Cageside Seat's post fight throw down is back, and we're talking UFC 126: Silva vs. Belfort:
- People were seriously talking about SIlva's age catching up to him. Hopefully he kicked that idea right into front row along with Belfort's head. Citing awkward performances such as the Demian Maia fight as proof that Silva's slipping is reaching, and despite what Joe Rogan says, the perfect fighter to defeat Silva would be a great wrestler with good timing and decent submission defense. The beating Silva took from Chael Sonnen was hardly a sign of age catching up with him, it was a man who fought to Silva's weaknesses. I don't think Silva's close to seeing a decline in skill due to age, or otherwise. The champ is here.
- Vitor Belfort will kick himself for weeks over not just running out there and going for broke. He was too concerned with being countered, and in the end, was crushed not by counter punches, but Silva going on the offensive. He was able to find Silva's chin once, and the champion did not like it...should he have come out guns blazing he might have went out early...but then again...he might not have.
- The respect shown between Silva and Belfort after the fight is one of the greatest things about mixed martial arts. The anger between Silva and Belfort (albeit, one sided) was very real, but when the fight was done, Silva went to him, whispered some words, and helped him to his feet.
- It's nice to see Silva dominantly defend his title, and successfully take the first step on the road to a superfight with welterweight champion, Georges St. Pierre. It's all up to you Georgie boy!
- Oh yeah, that front kick Anderson finished the fight with? He claims that Steven Seagal helped him perfect the move. Well, one of those ridiculous moves he was teaching had to work, just so happens it's one that Silva's used in the past, against Dan Henderson, to be exact.
After the jump I'll give my thought on the event overall, Jon Jones' title shot, and much more
- Jon Jones schooled Bader in where elementary boxing skill, and a double leg take down will get you at the higher levels of the UFC's light heavyweight division. He had no trouble keeping Bader at arms length, and defending his double legs, and then beat the wrestler when he put him on his back.
- Jon Jones continues to develop as a fighter, and the hype is well deserved, but dammit, I want to see him on his back!
- Oh, did you hear, Jones is also getting a title shot against Shogun Rua at UFC 128, filling in for now injured Rashad Evans. I understand that Rua's ground game is at times under rated, but man, I think Jones just might crush him.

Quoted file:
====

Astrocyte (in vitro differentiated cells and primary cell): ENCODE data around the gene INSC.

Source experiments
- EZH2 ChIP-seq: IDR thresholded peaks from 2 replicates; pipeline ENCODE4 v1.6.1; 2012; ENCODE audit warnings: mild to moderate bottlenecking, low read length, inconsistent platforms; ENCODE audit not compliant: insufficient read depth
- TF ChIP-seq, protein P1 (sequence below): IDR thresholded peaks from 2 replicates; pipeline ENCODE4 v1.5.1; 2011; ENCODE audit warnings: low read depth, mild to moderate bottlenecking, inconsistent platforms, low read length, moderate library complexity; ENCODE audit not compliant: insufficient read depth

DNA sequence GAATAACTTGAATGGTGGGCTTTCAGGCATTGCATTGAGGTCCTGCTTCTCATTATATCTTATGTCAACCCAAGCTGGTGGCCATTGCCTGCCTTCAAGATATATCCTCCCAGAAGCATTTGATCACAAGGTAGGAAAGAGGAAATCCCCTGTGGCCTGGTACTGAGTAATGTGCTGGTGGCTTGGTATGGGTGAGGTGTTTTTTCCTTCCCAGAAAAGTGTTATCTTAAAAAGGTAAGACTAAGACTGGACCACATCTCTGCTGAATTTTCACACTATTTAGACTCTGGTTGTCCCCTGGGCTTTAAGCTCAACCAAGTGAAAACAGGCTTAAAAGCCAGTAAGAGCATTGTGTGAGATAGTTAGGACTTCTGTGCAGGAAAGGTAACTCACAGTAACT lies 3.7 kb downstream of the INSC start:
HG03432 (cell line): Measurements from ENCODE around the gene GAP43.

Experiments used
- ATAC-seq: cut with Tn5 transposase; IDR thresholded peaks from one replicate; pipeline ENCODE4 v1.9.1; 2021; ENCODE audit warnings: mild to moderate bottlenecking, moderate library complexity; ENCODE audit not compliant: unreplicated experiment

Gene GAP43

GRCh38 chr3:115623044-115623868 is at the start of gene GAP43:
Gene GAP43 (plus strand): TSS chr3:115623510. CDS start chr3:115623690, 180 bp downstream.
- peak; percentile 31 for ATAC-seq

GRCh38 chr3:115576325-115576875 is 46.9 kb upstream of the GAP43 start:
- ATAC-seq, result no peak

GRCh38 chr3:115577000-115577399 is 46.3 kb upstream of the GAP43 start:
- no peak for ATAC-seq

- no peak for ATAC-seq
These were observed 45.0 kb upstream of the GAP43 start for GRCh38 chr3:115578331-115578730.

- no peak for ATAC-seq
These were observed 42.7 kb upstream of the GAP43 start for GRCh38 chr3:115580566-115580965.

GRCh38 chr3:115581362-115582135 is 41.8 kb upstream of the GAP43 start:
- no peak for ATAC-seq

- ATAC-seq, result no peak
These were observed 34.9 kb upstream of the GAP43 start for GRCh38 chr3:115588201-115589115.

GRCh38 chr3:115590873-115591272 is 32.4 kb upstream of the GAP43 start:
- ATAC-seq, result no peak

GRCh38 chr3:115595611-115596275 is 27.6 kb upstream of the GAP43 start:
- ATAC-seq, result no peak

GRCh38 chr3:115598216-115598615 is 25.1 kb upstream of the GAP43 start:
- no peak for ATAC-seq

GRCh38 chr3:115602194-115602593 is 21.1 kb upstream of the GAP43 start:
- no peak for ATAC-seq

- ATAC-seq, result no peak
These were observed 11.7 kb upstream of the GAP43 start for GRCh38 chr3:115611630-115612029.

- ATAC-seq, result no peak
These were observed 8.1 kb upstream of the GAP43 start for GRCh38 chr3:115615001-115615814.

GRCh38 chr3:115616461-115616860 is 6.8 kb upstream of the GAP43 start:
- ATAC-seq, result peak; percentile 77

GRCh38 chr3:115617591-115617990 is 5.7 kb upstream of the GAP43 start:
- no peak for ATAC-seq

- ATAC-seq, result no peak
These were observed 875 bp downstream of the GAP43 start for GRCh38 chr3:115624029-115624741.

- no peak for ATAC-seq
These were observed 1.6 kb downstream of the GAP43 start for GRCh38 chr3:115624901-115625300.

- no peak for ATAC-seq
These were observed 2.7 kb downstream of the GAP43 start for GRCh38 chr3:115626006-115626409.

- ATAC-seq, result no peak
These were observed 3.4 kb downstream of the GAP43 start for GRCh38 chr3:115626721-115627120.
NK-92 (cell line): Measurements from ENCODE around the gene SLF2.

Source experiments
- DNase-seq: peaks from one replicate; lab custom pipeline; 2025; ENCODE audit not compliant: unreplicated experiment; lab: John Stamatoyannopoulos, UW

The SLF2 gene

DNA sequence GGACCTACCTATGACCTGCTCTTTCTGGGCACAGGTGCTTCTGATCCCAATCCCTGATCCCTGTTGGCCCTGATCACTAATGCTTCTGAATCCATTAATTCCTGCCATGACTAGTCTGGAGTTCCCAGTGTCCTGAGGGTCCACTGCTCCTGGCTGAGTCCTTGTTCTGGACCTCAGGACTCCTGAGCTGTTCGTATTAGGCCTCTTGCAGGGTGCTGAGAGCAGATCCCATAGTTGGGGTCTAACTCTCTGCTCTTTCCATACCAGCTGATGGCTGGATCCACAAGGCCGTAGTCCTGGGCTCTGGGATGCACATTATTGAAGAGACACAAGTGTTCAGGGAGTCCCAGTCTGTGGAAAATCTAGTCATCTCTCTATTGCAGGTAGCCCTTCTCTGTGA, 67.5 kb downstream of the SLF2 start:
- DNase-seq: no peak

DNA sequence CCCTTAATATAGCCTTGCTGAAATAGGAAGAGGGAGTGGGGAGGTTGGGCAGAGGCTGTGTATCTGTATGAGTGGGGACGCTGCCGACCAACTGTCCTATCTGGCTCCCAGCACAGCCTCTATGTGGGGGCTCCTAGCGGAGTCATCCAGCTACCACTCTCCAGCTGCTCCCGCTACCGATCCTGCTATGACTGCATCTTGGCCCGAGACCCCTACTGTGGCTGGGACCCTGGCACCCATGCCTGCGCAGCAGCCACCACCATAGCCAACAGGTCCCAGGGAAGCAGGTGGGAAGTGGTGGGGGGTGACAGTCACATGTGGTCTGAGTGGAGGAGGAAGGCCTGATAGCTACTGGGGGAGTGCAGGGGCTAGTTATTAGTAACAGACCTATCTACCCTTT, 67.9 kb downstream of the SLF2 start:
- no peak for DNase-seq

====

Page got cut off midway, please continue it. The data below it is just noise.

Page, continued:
- Evans really screwed the pooch by waiting for Shogun to get healthy, and then getting injured himself...that's a huge layoff, and will no doubt be difficult to bounce back from.
- I'm hard on Bader tonight, but don't get me wrong, so long as he works on his striking, and switches up his wrestling game, he can still be a to contender in the division. He was seriously dwarfed by Jones, but really, most guys would be, the man is massive.
- It was said prior to the event, and going out of it, it can be said again. Jones/Bader was the real co-main event and would have been had we known it was a number one contender match. Forrest Griffin and Rich Franklin put on a solid a fight, but it went one of the two ways people predicted it would, and that was the longer, less exciting route. Forrest Griffin's size got the job done, and the ring rust didn't really show, even though Griffin said he felt it.
- Enough of the top three fights, let's talk about Jake Ellenberger and his interesting performance against Carlos Eduardo Rocha. Did Ellenberger take him lightly? Did the media underestimate Rocha? The truth is somewhere in the middle, but Ellenberger pulled through a rough first round and gutted out an ugly decision win. This was a major lose-lose situation for Ellenberger.
- The judge that scored all three rounds for Rocha needs to be publicly stoned, and I do not mean Joe Rogan style.
- Miguel Torres has adopted the less risky, but far more effect style of fighting under the training of GSP's coach, Firas Zahabi. The steady jab an occasional right straight led to a undeniable victory for the former bantamweight champion against Antonio Banuelos. This was a stand up version of what we'd see later in the night, when Jones defeated Bader. Banuelos, like Bader, looked clueless when dealing with an their opponent's reach advantage.
- As for the under card, things went as expected for the most part. After taking plenty of unnecessary damage from Paul Kelly, Donald Cerrone submitted him in the second round. Cerrone's kicks were on point, but man, he was getting clipped with some hard shots against an opponent many thought he'd walk through with absolute ease. I hope we don't see similar performances from the majority of the WEC's lightweight cross overs.
- Chad Mendes dominated Michihiro Omigawa from bell to bell, handling him not only on the feet but on the ground. After a near armbar from the bottom by Omigawa, he wasn't able to mount much offense against the Team Alpha male product. Omigawa also suffered a nasty cut over his left eye, right above his eyelid. It was in an area that in my opinion, nearly guarantees a stoppage, but the doctor was no where to be found.
- Norifumi Yamamoto, or, "Kid", accomplished absolutely nothing in his UFC debut. In all honesty, this was one of the most horrific UFC debuts ever. Demetrious Johnson looked on fire, with some of the best timed take downs south of Canada. He was slipping punches perfectly as he shot in for the double leg.
- As for the event overall, it delivered big time. The world was watching and all went according to plan. The night was filled with action, and the only fight that didn't really thrill me in any way was Ellenberger/Rocha. Not too shabby after poor numbers for UFC 125.